allowed. For example like this:
ufw allow 444.
Note: Depending on the type on the wireless card or the driver that it has, the hotspot may not always work. In this case the most easy way to create a hotspot is with an Android or iPhone.
1.4 Getting a Letsencrypt SSL Certificate
For this to work, you need to have the container installed on a
machine with a public IP (for example on a VPS on the cloud), and to
have a domain name for this IP. You also have to set the proper
DOMAIN variable on
settings.sh (before building the container) and
also a proper GMAIL_ADDRESS (or a SMTP_DOMAIN).
The letsencrypt SSL certificate will be managed by the container
wsproxy, so this one should be installed as well:
desktop container is built after installation of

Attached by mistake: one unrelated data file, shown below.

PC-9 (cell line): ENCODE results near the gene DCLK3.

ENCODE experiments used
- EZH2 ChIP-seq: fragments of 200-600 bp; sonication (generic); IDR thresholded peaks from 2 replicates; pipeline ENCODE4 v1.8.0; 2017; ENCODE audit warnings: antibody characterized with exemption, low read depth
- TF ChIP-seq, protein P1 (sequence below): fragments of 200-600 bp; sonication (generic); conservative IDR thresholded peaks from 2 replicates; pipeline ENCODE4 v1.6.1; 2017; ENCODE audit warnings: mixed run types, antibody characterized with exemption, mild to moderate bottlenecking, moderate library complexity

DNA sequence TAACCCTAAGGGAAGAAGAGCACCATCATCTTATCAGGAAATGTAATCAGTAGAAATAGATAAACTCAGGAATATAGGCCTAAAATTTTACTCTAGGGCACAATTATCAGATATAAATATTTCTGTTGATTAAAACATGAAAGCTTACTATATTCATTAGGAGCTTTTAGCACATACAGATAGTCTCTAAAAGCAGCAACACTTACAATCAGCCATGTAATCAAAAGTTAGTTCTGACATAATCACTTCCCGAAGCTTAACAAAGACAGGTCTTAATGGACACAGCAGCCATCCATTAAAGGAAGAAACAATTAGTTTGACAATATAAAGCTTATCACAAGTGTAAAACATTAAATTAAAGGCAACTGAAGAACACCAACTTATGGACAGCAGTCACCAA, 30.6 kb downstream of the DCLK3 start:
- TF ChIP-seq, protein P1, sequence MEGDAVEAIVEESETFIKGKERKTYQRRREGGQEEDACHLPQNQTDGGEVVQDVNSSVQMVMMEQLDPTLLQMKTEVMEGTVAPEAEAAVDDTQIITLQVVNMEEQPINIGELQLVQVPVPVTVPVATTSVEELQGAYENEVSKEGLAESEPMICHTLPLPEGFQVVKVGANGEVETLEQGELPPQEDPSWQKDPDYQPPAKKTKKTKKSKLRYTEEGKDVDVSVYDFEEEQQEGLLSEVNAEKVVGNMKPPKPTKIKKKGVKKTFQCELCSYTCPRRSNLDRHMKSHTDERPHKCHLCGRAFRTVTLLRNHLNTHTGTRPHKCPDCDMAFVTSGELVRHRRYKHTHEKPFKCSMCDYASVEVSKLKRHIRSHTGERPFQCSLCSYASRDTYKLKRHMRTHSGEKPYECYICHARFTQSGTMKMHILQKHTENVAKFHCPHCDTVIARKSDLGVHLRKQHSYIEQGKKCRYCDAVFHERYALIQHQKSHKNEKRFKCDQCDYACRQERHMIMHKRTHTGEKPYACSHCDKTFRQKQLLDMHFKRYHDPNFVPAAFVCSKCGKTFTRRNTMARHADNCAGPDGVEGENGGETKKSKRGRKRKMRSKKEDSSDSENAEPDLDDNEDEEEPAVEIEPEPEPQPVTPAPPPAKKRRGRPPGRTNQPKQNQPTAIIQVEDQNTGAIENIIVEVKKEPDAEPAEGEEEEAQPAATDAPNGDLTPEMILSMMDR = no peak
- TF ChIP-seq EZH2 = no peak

it will try automatically to get a SSL cert as well. Otherwise you can
get one manually like this:
cd /var/ds/desk.example.org/ ds @wsproxy get-ssl-cert firstname.lastname@example.org desk.example.org
Note: It is important that the domain is a real one and it is configured properly, otherwise getting a ssl-cert will fail.
2.1 Managing User Accounts
accounts.txt contains a list of accounts in the form
username:password, which are created automatically when the
container is created. But they can also be re-created any time with a
command like this:
ds inject users.sh create accounts.txt # or ds shell /app/scripts/users.sh create accounts.txt
There are other commands and options available from the script
users.sh, which can be used to export, import, backup and
restore user accounts:
ds inject users.sh --help
In particular, there are shortcuts for making a backup of user accounts and restoring them:
ds backup ds restore backup/users-20190417.tgz
2.3 Using Guacamole
Guacamole allows desktop access to the server from a web browser. Everything runs on the server and the client does not consume any resources, except for a browser tab. This is very convenient because: